“Being naturalized to a place means to live as if this is the land that feeds you, as if these are the streams from which you drink, that build your body and fill your spirit,” she writes. “To become naturalized is to live as if your children’s future matters, to take care of the land as if our lives and the lives of all our relatives depend on it. Because they do.”

My grandfather speaks tirelessly of entrusting the ranch to his grandchildren. An eternal home, a promise for the future. And one cannot claim to be native to a land unless they cultivate a reciprocal relationship.

A giving: thousands of cactus spines dug into the meat of our palms. Hundreds of burn piles twenty feet high, the flames fueled by the back-breaking task of ridding the land of dead trees. A garden: my grandmother’s fingers interlaced with the deep-reaching roots of the desert flora, on her knees each morning until the day they gave out. Love.

My grandmother once bottle fed a lamb for months before releasing him into the flock. His mother had died, or maybe, tragically, simply refused to love him. As mothers in my father’s lineage sometimes do. Every year after, when we would help to fill the feeder, Alexander got the first bite. I see his children in the flock still.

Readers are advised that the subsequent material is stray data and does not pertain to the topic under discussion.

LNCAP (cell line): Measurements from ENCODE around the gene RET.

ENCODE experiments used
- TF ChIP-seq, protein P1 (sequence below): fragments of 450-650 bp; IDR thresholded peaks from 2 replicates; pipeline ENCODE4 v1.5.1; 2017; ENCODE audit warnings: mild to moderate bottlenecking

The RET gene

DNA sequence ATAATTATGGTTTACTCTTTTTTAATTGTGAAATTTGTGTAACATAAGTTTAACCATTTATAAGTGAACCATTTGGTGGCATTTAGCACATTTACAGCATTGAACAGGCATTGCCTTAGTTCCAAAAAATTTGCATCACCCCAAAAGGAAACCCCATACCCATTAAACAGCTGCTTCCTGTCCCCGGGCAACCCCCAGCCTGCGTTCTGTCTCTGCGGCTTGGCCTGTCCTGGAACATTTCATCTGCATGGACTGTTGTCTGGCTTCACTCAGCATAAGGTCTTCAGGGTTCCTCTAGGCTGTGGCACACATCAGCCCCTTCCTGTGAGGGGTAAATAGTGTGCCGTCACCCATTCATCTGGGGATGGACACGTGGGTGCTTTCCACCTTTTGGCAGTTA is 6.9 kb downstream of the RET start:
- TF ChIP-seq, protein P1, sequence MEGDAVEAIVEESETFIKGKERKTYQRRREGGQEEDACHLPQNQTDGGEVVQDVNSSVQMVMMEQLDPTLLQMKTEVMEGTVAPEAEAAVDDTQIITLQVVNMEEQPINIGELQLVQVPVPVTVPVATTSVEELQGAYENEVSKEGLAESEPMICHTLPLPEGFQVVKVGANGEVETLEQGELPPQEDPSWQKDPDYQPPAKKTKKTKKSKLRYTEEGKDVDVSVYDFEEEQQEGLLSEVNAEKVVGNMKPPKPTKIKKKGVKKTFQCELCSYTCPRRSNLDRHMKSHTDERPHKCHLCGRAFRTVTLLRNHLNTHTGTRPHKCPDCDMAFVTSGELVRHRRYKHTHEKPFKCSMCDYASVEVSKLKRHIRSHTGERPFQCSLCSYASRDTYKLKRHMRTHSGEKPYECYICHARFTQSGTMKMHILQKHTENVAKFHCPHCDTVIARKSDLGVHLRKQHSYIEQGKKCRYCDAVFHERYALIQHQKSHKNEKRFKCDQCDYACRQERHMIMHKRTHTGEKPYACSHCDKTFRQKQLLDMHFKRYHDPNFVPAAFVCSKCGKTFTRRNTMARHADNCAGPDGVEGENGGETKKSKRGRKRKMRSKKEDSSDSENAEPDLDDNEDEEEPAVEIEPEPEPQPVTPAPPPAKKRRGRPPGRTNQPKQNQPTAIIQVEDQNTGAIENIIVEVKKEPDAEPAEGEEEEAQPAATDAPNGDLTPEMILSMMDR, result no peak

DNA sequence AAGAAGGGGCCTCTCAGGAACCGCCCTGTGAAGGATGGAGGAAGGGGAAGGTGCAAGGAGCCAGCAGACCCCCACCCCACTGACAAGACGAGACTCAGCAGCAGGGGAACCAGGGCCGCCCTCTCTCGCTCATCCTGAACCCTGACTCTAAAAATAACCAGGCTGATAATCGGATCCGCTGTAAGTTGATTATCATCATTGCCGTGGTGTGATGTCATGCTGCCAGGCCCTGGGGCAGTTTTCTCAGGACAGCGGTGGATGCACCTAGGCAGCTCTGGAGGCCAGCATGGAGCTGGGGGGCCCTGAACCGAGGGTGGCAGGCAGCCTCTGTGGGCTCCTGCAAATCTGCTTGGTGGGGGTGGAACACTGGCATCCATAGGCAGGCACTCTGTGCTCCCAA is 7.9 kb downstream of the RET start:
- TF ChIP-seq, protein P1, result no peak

A taking: another house, another barn, another tractor. Another buck slain by my father’s rifle. At the single acre plots of land down the road which used to be uninhabited: more cars, more houses, more trash, more traffic. Another wine tour limo chugging down the road. One more hotel built in the next town over.

A giving: A dozen Thanksgivings, birthdays, Christmases. A graveyard where all the dogs we have loved will lie forever. Trees, so many they took three years to plant, which will twist their branches above the road in future decades. I picture myself getting married under them. A flock of sheep, a herd of longhorns, life reintroduced to the landscape. The reservoir stocked with fish, and a single snapping turtle we always try to spot from the edge of the water.

When we were young, my sister and I would catch bluegill in the reservoir and beg our father to cook one for dinner. The taste from the one time he did still lingers behind my teeth, triumphant. At eight, I chased sheep around the pen before sending them to the auction. To slaughter. At nine, I turned my face into my father’s chest as the veterinarian loaded a syringe with that deadly liquid and plunged it into the neck of one of our longhorns. His name was Hamburger, but we did not eat him. His head watches over us in the barn.


Thanksgiving break my first year of college. My grandfather, my father, my sister, and I form a circle among jagged trunks and peeling bark, this half-dead landscape. Under the surface are three graves marked by headstones now strewn with crackling leaves and dust.